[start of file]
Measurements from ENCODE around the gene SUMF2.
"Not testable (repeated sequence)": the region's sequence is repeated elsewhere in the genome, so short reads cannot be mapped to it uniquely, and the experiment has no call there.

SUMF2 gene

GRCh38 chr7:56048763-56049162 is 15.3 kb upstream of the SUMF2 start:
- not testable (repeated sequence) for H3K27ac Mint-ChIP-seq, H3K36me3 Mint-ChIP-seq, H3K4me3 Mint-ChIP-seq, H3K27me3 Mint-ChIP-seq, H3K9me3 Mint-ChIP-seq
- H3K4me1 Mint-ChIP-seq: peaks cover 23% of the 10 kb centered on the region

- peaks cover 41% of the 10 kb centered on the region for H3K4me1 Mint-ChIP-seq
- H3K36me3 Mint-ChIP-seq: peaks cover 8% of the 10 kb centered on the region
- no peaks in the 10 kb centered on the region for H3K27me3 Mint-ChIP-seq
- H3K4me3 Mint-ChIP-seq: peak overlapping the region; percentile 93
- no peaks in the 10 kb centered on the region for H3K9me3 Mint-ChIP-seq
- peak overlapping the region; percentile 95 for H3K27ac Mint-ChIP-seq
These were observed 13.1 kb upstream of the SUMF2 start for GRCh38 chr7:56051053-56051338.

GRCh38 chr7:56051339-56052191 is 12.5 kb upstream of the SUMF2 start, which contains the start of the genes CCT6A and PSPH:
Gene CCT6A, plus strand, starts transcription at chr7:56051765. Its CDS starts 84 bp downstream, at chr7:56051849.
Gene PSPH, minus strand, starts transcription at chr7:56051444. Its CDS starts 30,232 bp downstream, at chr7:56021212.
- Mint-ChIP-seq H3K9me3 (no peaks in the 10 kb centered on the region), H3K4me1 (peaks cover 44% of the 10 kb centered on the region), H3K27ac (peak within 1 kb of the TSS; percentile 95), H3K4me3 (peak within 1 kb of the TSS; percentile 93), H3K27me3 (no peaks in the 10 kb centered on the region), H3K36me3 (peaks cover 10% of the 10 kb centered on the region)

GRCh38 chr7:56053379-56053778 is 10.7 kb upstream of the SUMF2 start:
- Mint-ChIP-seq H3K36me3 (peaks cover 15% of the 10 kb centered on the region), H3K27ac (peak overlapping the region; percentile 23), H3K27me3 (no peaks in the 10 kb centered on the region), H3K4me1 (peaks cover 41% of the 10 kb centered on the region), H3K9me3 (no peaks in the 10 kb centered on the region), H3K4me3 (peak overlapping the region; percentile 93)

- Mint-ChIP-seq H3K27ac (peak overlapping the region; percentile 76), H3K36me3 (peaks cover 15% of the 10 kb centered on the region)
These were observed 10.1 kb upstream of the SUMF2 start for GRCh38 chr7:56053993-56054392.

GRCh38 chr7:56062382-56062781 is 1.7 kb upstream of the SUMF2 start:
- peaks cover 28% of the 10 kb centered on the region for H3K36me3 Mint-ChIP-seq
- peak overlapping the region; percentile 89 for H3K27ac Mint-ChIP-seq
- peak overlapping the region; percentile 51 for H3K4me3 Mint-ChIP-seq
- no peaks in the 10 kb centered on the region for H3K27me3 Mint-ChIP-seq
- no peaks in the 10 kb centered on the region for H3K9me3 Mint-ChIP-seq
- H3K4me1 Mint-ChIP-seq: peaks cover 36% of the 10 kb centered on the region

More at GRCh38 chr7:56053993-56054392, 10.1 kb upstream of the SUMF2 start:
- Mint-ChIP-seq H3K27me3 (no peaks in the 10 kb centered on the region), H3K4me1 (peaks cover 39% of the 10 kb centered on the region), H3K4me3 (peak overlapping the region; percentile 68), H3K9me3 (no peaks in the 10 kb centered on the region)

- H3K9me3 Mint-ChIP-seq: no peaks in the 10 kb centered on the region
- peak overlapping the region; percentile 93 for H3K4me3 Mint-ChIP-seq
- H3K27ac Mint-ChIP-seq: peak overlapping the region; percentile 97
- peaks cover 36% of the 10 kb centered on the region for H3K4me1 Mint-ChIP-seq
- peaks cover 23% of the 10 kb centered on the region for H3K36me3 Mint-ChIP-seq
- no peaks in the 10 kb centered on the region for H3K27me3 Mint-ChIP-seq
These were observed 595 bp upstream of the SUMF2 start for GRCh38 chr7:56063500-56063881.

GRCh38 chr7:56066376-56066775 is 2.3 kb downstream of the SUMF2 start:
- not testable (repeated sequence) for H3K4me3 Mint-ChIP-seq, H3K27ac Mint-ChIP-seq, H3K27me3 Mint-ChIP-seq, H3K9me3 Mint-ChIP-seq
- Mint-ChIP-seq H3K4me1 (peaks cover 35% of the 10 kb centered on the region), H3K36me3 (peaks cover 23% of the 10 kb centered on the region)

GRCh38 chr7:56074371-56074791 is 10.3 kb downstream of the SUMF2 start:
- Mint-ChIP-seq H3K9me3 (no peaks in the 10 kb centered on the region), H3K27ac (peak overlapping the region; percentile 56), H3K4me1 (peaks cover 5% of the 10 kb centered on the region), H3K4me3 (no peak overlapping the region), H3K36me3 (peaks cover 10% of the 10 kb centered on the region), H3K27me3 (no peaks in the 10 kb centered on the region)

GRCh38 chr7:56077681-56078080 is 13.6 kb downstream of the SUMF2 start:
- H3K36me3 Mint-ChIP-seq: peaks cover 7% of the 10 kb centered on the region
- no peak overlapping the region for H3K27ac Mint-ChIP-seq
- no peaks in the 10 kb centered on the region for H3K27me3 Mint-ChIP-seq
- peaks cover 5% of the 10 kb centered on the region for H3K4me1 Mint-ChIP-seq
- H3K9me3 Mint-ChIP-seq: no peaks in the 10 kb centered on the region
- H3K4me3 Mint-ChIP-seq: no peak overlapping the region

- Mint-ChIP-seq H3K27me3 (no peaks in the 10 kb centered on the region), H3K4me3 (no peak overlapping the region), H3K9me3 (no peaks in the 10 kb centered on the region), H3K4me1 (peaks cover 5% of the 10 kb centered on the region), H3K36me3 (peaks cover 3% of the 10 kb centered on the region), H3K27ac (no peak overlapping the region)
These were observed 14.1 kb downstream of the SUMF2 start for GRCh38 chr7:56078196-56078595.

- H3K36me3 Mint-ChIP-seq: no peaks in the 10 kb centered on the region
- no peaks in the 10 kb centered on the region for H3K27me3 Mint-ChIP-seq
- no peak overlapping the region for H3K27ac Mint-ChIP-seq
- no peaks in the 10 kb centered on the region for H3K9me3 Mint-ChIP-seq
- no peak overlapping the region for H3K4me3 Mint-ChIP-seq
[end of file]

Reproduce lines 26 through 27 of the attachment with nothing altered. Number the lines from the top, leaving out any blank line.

- no peaks in the 10 kb centered on the region for H3K27me3 Mint-ChIP-seq
- no peaks in the 10 kb centered on the region for H3K9me3 Mint-ChIP-seq